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  #30  
Old January 24th, 2012, 6:07 pm
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Re: Prisoner of Azkaban from Harry's point of view

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Originally Posted by ajna View Post
well, thank you Wimsey, that does provide a little elucidation on the matter.
I hearby nominate "elucidation" as the vocab word of the week. =^)


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  #31  
Old August 8th, 2012, 10:05 pm
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Re: Prisoner of Azkaban from Harry's point of view

You hear more thoughts that he would think in real life.


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  #32  
Old August 8th, 2012, 11:38 pm
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Re: Prisoner of Azkaban from Harry's point of view

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Originally Posted by Goddess_Clio View Post
I think the third book and the third film are both turning points in the series - the book because it begins to delve into Harry's past more deeply and the films because Curon brought a maturity to the series that Chris Columbus couldn't because of the youthful and innocent nature of the first two books/screenplays.
This is a wonderful insight. I believe that Curon was attempting (in mimicry of JK Rowling) to give the series momentum - not just plot-wise, but also in terms of the viewer-ship's own growing emotional and social intelligence. There is a noticeable darkness to PoA, with interesting symbolic elements, such as the Dementors, which give rise to Harry's self-awareness and fear. The book and film give Harry room to begin the process of meta-cognition, and self-evaluation. Perhaps this is what Curon meant to convey when he said "Harry's point of view".

13 is a crucial age, and definitely a turning point regards the development of "self". It was important that we begin to see Harry as a person, and not merely a pawn for the plot. We begin to relate more and more with Harry, and in this respect, PoA is vital for our relationship with Harry's character, and thus with our insight into both ourselves, and this fantastical world to which we have committed ourselves.


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  #33  
Old September 6th, 2012, 1:07 am
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Re: Prisoner of Azkaban from Harry's point of view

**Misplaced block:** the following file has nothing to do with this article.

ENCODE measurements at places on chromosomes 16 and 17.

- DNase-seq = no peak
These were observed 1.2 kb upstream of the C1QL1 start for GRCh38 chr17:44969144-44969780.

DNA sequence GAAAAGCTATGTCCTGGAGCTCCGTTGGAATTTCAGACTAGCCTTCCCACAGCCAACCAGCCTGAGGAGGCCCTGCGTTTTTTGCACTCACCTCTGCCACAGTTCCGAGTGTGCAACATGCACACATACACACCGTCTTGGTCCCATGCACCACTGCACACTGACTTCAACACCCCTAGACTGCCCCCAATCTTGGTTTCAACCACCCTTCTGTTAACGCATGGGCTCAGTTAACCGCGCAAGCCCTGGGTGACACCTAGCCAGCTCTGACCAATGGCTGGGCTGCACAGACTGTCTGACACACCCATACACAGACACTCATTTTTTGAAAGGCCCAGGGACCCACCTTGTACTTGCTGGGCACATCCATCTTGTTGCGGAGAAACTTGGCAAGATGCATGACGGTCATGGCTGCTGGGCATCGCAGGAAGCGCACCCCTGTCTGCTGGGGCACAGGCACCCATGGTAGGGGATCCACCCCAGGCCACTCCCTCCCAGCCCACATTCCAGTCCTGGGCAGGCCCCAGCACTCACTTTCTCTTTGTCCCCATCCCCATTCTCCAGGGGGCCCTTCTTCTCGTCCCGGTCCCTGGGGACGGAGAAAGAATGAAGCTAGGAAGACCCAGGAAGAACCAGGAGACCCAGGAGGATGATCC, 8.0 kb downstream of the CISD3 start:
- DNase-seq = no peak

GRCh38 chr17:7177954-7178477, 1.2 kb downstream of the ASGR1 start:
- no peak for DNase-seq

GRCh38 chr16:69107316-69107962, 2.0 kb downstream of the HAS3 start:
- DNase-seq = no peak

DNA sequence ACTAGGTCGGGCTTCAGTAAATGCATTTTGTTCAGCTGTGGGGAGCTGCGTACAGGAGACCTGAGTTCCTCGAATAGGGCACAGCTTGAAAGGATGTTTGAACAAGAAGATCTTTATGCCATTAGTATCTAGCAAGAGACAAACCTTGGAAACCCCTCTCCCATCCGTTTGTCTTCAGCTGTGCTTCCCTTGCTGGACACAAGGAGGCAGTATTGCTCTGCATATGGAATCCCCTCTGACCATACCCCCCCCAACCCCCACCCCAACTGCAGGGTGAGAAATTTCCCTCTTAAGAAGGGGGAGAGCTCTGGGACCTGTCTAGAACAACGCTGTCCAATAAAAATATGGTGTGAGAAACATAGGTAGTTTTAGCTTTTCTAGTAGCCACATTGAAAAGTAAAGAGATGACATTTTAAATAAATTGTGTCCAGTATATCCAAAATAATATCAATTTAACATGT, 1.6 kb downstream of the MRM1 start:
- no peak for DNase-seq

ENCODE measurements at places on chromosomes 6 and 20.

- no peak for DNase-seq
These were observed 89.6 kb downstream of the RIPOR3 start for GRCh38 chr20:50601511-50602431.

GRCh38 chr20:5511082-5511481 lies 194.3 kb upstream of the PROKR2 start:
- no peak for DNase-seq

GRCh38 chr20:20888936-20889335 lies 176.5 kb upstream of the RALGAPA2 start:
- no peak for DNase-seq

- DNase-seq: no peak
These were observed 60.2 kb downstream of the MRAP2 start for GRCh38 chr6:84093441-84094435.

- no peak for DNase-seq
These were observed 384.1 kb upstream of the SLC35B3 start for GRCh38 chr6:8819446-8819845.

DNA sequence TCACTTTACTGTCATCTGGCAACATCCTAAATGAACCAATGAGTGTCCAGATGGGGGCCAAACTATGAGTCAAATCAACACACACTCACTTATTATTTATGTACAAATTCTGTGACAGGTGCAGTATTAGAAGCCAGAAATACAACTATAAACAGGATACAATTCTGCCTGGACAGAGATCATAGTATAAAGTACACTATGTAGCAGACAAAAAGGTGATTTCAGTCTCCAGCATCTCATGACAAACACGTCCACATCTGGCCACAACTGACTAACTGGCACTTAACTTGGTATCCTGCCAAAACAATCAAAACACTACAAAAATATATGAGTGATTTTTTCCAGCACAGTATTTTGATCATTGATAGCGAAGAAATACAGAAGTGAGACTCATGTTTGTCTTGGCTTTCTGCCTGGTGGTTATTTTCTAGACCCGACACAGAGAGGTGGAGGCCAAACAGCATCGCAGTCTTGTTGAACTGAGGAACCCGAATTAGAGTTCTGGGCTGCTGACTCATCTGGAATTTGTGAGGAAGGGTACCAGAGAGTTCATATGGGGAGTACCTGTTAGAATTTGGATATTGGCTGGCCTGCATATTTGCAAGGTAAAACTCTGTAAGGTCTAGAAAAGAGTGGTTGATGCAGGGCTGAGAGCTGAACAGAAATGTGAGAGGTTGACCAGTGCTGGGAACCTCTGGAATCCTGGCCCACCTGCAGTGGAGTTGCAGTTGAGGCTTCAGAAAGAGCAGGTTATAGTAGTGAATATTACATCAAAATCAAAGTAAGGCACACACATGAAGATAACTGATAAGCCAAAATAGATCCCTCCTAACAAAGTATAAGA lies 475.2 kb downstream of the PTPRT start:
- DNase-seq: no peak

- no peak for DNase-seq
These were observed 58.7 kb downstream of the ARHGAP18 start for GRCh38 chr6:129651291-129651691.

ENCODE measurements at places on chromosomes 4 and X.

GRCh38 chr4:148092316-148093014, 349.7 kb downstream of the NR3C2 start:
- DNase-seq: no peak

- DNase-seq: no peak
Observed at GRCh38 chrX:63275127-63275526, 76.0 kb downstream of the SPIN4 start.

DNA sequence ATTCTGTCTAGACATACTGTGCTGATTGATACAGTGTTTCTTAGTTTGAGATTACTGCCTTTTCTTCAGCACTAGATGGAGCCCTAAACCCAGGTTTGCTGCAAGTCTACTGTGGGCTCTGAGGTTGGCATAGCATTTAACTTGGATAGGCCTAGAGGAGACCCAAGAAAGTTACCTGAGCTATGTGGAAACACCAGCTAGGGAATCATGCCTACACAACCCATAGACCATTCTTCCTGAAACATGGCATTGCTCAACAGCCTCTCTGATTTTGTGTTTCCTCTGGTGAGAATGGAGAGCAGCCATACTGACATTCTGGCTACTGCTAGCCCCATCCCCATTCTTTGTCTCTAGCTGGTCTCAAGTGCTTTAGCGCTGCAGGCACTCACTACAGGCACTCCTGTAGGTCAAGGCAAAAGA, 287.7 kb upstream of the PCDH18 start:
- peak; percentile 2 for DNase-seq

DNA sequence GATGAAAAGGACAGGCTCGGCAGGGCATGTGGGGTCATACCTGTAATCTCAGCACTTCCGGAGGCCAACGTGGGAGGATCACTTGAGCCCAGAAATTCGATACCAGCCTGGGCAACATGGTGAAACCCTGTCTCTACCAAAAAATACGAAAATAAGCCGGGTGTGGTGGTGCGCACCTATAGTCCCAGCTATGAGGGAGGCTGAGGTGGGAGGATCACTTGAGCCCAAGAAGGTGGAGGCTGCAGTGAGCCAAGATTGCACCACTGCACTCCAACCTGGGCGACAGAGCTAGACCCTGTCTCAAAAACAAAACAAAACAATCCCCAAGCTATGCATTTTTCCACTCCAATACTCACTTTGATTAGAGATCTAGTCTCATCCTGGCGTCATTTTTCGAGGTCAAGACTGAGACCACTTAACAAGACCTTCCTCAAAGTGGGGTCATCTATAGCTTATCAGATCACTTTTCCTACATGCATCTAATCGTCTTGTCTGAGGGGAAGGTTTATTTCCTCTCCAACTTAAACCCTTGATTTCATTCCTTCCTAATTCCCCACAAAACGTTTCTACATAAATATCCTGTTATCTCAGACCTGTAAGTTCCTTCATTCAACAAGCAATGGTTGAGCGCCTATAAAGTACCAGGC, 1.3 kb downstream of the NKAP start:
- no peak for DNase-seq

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Originally Posted by Zaffyra View Post
This is a wonderful insight. I believe that Curon was attempting (in mimicry of JK Rowling) to give the series momentum - not just plot-wise, but also in terms of the viewer-ship's own growing emotional and social intelligence.
There also was the plummeting audience to consider: Chamber sold an average of 20% fewer tickets than Stone did in the major markets, and as the audience response to Chamber was about the same as that to Stone, another big drop was anticipated. The series desperately needed a "reboot" at that point.

But the biggest difference was that Cuaron was trying to emulate Rowling's narrative style - i.e., single protagonist subjective - whereas Columbus simply repeated the narrative (i.e., A said X and then Y happened, etc.) An important part of the Harry Potter stories are Harry's subjective interpretation of events. In the books, Harry thinks them and that's fine: verbal narratives can do that. However, in performed tellings, you need someone to speak and/or act upon those thoughts, unless you want to use a voice-over narrator.

Quote:
Originally Posted by Zaffyra View Post
It was important that we begin to see Harry as a person, and not merely a pawn for the plot.
Well, Harry never is simply a pawn in a plot: it is a very rare protagonist who is completely passive and simply propelled by events. Even in Stone, Harry actively responds to events, although his responses often are a result of misunderstanding. That's actually critical to the Harry Potter plots: after all, they are basically mysteries in which the protagonist is (in part or in entirety) barking up the wrong tree at one point or another.

Centering the audience perceptions around Harry was even more critical with this particular story, which is about Hard vs. Easy choices in what you accept as true. It was particularly important to project Harry's hatred of the man responsible for his parents' deaths and project just how much Harry desired (to the point of nearly fantasizing) his parent's presence. Those two things make the two climaxes (Harry's pardoning of Pettigrew and Harry's acceptance that James was not returning) work. And, of course, that meant not sticking to the book's narrative: otherwise, we would have had to guess it from facial expression that double for constipation or an unsatisfactory love live!